Becca Olek writes her third account of missions in Haiti...
Five small candles and the sanctuary lamp dimly glow in the Missionaries of Charity’s chapel. Nine sisters, less than half the community, and all fourteen of us from mission youth kneel together for a holy hour.
Here I am to worship.
Bare feet. No kneelers or chairs. I simply sit on the floor as I am before the altar that holds my king.
Here I am to bow down.
There is no priest for exposition or benediction – the sisters have no chaplain of their own. They rely on the availability of the parish priests even for daily mass. But the visiting mother provincial exposes and reposes the Blessed Sacrament with profound reverence.
Here I am to say that you’re my God.
We pray the rosary slowly together, various accents blending together to make up this unique family. All together we come from the US, Mexico, and Haiti, India, Rwanda, Wales, and others that I will never know. These sisters offer to God tonight all they are for the poorest of the poor. Behind them we offer our gratitude for our mission experience thus far – it has been more then at least I could hope for.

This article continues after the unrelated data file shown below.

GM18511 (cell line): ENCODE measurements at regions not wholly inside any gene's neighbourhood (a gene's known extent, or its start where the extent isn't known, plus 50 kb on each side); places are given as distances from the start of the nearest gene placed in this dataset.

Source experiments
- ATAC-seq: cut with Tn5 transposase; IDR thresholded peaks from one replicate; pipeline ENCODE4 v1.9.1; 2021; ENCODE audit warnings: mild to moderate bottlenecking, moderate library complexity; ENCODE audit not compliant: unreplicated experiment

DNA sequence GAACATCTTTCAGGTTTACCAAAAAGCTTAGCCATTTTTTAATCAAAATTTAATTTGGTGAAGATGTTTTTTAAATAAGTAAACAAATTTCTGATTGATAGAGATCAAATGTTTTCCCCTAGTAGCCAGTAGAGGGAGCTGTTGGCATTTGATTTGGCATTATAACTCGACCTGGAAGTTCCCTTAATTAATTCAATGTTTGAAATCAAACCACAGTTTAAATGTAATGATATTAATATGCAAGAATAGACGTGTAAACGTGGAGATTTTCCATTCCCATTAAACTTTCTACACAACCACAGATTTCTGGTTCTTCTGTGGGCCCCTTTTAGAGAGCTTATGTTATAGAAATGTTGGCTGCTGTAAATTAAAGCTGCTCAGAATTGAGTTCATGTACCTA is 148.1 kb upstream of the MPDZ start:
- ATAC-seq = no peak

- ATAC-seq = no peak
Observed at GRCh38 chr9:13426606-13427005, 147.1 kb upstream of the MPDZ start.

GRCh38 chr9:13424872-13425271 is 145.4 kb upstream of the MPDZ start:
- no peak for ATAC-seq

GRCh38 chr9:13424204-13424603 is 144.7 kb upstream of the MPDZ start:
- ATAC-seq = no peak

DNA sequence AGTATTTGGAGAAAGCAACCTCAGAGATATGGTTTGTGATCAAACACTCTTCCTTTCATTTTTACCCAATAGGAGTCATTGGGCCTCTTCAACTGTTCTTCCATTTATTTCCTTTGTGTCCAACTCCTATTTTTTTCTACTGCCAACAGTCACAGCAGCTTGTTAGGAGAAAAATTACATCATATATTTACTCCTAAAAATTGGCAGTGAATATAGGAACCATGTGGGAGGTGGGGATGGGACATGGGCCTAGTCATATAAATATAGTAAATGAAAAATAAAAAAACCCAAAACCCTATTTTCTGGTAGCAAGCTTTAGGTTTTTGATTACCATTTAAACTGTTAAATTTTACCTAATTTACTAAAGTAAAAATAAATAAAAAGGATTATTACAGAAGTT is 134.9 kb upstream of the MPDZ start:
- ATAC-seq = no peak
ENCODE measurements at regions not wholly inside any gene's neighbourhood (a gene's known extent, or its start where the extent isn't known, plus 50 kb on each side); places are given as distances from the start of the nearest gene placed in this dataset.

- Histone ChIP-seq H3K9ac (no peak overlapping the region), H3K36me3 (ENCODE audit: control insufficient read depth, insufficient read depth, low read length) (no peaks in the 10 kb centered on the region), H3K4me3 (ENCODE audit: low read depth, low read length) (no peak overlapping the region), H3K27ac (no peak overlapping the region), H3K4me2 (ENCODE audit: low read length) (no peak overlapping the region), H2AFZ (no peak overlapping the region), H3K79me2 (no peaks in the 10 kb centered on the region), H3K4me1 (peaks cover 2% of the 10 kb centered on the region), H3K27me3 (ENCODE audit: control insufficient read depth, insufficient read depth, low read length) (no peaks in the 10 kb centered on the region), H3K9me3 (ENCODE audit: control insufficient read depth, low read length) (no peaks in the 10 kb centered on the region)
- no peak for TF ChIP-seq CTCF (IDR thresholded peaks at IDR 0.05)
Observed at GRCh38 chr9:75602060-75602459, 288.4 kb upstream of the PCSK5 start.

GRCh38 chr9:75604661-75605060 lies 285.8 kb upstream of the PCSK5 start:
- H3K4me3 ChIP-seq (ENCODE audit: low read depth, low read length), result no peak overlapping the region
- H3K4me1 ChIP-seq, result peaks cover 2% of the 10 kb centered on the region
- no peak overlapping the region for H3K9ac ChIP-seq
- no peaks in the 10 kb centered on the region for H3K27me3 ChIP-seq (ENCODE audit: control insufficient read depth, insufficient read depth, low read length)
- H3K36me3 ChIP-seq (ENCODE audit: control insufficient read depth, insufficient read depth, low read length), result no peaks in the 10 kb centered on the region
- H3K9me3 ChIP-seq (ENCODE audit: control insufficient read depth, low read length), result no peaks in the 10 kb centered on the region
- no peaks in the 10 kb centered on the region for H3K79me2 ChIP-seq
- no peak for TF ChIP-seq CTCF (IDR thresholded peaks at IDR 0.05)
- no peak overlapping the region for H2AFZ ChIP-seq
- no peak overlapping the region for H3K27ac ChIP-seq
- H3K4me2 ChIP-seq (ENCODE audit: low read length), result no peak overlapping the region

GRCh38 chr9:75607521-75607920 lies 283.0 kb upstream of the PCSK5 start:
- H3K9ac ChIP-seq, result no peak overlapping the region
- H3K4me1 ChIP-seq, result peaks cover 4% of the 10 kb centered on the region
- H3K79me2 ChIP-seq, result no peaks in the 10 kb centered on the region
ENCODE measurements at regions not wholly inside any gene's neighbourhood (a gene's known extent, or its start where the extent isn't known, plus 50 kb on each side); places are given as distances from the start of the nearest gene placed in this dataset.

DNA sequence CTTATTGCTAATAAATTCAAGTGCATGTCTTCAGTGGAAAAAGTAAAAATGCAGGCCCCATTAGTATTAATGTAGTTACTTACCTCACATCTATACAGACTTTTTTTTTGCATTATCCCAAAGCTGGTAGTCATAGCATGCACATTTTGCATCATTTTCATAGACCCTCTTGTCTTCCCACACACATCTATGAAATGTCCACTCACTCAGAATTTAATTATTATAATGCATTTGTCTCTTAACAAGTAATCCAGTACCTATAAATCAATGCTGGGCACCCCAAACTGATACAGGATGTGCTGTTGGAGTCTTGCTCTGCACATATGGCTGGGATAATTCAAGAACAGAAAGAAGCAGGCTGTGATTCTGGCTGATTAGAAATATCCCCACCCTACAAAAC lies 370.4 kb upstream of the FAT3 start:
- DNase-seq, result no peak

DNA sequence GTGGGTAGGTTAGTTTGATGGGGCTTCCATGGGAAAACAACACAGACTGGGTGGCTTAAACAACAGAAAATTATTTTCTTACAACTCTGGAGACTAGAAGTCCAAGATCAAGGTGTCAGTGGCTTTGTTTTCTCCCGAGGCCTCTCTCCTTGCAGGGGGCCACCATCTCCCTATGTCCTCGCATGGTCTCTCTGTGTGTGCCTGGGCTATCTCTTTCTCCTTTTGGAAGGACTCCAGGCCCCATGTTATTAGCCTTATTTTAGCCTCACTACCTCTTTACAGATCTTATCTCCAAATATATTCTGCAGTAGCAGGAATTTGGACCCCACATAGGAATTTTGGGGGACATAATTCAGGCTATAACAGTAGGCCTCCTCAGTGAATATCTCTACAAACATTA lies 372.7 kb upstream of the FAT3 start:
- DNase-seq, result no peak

You’re altogether lovely, altogether worthy.
I’ve heard it said so many times, “At missions you receive so much more than you give.”I hate clichés, but this one is true. All I’ve done is try to love whoever is in front of me, nothing of real consequence, not like the medical missionary group that stays with back at the Hostel. But ours is a more of a mission of the heart.
Altogether wonderful to me.
It’s an interesting experience, discovering I’m not the hero I dreamed myself to be. But knowing this seems to free me up to be the hero that God wants me to be. Real heroes are hidden, like these sisters kneeling before me known only by those they serve. And now, as we sing here before the Eucharist, I find in the chorus the purpose of my coming.
Here I am to worship. Here I am to bow down. Here I am to say that you’re my God. You’re altogether lovely, altogether worthy, altogether wonderful to me.